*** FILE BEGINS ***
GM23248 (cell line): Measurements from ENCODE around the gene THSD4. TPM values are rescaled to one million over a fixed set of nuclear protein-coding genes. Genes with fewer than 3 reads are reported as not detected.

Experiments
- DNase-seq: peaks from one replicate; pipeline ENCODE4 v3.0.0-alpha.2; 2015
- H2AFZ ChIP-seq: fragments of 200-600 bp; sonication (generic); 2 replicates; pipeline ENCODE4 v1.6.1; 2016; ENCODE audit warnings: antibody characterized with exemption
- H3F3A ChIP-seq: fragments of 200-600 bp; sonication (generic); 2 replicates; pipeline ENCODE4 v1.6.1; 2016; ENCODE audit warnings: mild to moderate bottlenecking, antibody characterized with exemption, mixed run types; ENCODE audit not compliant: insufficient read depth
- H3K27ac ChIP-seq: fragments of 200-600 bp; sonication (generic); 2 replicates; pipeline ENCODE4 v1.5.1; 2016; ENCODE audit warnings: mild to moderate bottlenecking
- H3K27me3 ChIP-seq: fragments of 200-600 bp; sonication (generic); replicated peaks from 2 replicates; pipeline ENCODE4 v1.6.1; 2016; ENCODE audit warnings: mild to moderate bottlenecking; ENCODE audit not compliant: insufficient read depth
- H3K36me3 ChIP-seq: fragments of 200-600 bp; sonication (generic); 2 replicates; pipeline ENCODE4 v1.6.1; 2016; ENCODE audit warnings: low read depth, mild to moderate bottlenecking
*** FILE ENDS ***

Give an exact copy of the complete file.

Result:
GM23248 (cell line): Measurements from ENCODE around the gene THSD4. TPM values are rescaled to one million over a fixed set of nuclear protein-coding genes. Genes with fewer than 3 reads are reported as not detected.

Experiments
- DNase-seq: peaks from one replicate; pipeline ENCODE4 v3.0.0-alpha.2; 2015
- H2AFZ ChIP-seq: fragments of 200-600 bp; sonication (generic); 2 replicates; pipeline ENCODE4 v1.6.1; 2016; ENCODE audit warnings: antibody characterized with exemption
- H3F3A ChIP-seq: fragments of 200-600 bp; sonication (generic); 2 replicates; pipeline ENCODE4 v1.6.1; 2016; ENCODE audit warnings: mild to moderate bottlenecking, antibody characterized with exemption, mixed run types; ENCODE audit not compliant: insufficient read depth
- H3K27ac ChIP-seq: fragments of 200-600 bp; sonication (generic); 2 replicates; pipeline ENCODE4 v1.5.1; 2016; ENCODE audit warnings: mild to moderate bottlenecking
- H3K27me3 ChIP-seq: fragments of 200-600 bp; sonication (generic); replicated peaks from 2 replicates; pipeline ENCODE4 v1.6.1; 2016; ENCODE audit warnings: mild to moderate bottlenecking; ENCODE audit not compliant: insufficient read depth
- H3K36me3 ChIP-seq: fragments of 200-600 bp; sonication (generic); 2 replicates; pipeline ENCODE4 v1.6.1; 2016; ENCODE audit warnings: low read depth, mild to moderate bottlenecking